Oracle's been vigorously working on their VM VirtualBox 4.0 software and in just the past week they have delivered two public betas that bring a number of new features. Among the changes there is support for Intel HD audio / ICH9 to guest VMs, the concept of extension packs, user-interface improvements, support for limiting a virtual machine's CPU time and I/O bandwidth, 3D acceleration fixes for guests, and a great number of bug-fixes. How though is this updated Oracle/Sun virtualization platform comparing to the older VirtualBox 3.2 release and that of the upstream Linux KVM (the Kernel-based Virtual Machine) that most Linux distributions rely upon? Here are a number of benchmarks that seek to answer this very question.

    http://www.phoronix.com/vr.php?view=15549
    What, no SPICE? I know that you only use "default" configuration but you really should take advantage of Virtio. The previous mentioned items would give you near native nic and 2d accel (3d is coming).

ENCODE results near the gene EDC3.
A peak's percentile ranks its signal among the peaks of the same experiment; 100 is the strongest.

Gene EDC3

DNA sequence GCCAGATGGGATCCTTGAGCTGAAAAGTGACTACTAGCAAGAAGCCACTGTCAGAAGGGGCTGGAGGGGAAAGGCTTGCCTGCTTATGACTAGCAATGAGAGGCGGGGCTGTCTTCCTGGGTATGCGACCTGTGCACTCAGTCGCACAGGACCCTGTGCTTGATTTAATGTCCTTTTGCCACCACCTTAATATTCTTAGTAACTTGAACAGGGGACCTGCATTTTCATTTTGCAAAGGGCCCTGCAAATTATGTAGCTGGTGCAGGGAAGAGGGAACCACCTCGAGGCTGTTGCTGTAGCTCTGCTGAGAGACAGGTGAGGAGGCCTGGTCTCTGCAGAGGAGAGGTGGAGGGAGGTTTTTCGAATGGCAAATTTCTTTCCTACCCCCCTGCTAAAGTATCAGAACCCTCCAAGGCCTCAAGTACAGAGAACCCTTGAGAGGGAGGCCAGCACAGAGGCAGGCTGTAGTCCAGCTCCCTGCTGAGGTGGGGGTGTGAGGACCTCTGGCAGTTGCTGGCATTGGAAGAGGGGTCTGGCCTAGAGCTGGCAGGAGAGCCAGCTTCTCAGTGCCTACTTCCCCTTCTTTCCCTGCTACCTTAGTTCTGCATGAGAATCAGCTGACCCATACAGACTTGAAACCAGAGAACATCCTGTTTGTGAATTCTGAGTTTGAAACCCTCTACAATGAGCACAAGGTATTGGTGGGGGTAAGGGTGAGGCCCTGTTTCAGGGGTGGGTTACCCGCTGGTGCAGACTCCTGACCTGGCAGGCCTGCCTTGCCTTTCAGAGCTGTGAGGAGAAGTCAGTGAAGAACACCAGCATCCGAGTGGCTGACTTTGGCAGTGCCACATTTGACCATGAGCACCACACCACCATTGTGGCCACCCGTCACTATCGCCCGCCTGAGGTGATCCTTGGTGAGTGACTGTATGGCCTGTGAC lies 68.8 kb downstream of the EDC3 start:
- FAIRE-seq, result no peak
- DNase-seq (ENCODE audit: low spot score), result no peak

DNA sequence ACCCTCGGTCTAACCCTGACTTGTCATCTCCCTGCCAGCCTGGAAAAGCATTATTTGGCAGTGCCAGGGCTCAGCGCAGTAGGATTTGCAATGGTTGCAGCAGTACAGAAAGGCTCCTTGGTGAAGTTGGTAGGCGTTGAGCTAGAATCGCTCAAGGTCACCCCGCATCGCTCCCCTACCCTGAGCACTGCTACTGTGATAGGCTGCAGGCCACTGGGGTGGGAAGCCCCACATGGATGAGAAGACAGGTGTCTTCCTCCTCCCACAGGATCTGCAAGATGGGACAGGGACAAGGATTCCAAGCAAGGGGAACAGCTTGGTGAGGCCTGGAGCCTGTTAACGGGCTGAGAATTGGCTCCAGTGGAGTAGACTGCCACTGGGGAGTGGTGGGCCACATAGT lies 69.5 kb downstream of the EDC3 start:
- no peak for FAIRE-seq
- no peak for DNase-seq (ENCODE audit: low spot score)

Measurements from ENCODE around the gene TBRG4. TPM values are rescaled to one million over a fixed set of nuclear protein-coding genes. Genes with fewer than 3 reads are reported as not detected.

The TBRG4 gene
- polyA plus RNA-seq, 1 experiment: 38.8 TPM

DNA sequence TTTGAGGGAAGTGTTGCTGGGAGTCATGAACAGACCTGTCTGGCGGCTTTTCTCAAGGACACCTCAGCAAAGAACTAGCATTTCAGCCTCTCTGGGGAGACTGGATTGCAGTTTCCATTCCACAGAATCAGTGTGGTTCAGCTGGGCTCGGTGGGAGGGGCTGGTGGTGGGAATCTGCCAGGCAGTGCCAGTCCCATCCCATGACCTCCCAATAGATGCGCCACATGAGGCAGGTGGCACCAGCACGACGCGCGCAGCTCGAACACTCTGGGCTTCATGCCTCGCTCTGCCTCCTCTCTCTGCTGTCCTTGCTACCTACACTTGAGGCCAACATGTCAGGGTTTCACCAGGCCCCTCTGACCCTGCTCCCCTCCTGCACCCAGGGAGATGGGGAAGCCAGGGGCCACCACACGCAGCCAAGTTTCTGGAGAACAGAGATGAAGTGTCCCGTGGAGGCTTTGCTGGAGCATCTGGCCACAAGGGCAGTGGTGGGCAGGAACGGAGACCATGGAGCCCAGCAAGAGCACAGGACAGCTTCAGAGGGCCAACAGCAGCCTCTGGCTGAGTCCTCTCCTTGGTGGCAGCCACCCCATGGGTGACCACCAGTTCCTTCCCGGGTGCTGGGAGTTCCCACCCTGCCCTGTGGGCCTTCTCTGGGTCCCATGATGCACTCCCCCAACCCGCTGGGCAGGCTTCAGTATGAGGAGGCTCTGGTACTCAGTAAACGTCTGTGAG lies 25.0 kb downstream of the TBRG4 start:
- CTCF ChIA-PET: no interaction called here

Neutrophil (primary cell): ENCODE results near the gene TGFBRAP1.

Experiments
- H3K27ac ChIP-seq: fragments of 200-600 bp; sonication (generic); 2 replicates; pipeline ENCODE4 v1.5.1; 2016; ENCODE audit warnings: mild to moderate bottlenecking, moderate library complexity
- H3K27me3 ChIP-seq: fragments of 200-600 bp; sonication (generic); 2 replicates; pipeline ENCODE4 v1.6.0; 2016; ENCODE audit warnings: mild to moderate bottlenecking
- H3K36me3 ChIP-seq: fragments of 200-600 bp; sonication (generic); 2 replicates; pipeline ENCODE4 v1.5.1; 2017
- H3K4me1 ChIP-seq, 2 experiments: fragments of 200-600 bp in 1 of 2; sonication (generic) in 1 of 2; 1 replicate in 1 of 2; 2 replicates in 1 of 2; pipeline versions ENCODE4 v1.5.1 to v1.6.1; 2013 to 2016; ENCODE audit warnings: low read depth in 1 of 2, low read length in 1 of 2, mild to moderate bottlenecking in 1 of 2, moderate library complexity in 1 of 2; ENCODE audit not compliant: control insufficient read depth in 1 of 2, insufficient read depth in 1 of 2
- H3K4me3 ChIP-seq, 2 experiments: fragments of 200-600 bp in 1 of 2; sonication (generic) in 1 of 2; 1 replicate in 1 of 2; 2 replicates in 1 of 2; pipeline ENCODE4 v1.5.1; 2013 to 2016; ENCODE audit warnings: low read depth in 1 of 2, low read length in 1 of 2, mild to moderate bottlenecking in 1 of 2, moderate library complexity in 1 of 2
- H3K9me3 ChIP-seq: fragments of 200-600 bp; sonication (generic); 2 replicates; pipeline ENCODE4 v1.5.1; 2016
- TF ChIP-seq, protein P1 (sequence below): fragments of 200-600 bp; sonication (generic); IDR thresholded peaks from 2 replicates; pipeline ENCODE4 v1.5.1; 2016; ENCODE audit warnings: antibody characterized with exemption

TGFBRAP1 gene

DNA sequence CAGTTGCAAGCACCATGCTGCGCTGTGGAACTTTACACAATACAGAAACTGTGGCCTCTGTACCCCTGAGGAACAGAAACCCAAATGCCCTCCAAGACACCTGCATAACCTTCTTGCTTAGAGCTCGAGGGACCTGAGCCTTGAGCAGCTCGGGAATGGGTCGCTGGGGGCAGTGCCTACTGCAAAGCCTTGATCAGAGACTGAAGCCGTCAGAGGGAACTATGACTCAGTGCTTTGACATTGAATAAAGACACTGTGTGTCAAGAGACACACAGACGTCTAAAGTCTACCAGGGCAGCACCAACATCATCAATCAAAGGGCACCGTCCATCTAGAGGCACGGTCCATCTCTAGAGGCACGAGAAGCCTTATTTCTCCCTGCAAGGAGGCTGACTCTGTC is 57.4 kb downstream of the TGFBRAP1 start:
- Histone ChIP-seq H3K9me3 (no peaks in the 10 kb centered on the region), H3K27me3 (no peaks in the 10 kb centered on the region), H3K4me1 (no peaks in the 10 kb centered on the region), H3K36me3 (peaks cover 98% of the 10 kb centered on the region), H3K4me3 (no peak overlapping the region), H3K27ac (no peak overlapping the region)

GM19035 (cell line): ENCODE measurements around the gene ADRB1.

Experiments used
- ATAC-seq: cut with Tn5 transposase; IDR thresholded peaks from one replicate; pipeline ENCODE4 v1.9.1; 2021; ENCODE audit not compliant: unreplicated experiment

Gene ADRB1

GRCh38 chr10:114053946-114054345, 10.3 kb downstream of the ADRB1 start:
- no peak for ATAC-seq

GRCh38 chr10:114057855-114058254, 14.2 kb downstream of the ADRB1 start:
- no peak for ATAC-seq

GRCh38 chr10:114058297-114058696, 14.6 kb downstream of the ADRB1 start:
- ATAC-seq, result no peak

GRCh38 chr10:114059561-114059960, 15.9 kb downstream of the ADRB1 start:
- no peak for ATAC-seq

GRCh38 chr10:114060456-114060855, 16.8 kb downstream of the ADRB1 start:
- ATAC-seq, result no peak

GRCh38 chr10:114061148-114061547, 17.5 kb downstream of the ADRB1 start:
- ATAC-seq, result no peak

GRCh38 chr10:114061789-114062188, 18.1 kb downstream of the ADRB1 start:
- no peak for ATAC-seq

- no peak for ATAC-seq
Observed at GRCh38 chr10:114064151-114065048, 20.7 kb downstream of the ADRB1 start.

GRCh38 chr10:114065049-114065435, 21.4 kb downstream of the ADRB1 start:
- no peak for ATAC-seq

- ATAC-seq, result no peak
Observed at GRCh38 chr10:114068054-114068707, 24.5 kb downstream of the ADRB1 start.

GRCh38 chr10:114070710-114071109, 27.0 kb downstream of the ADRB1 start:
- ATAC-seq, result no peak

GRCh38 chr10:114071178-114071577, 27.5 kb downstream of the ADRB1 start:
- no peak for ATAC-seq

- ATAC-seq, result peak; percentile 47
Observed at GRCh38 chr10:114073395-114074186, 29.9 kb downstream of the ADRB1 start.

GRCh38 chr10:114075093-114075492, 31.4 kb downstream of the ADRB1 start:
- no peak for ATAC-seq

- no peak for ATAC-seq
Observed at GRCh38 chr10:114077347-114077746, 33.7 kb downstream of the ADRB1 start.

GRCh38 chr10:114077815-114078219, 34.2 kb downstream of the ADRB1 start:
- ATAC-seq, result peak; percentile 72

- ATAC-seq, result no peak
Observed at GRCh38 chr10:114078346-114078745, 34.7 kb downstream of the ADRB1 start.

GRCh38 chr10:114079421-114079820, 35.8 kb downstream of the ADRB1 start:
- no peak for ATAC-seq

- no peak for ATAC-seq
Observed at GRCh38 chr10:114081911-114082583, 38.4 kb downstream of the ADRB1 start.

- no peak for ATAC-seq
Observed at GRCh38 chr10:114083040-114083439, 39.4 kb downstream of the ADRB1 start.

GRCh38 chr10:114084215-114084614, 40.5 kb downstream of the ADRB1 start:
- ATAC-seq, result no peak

6. #16
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    Quote Originally Posted by liam View Post
    What, no SPICE? I know that you only use "default" configuration but you really should take advantage of Virtio. The previous mentioned items would give you near native nic and 2d accel (3d is coming).
    SPICE != virtio.
    Plus, as far as I could see, there were no graphical benchmarks (2D or 3D) so SPICE is irrelevant.

    ... Never the less, I do agree that virtio should have been added to the mix.

    As the OP's post about disabling HT, I couldn't disagree more.
    With 4 VM's, each with 2 till 8 vCPU's and 2-4GB RAM (Total vCPU's: 16, total memory: 10GB), I've seen noticeable performance increase on my Xeon 5530 workstation (8 cores, 16 threads, 12GB).
    While I didn't bother to benchmark the setup, subjectively, w/ HT disabled, the machine would literally crawl to halt, while on the other hand, w/ HT enabled, I could continue working more-or-less as usual on the host.

    Intel's Core7 / Xeon x5/x6xx HT implementation is -far- better than the P4 implementation.

    - Gilboa
    DEV: Intel S2600C0, 2xE52658V2, 32GB, 4x2TB, GTX680, F20/x86_64, Dell U2711.
    SRV: Intel S5520SC, 2xX5680, 36GB, 4x2TB, GTX550, F20/x86_64, Dell U2412..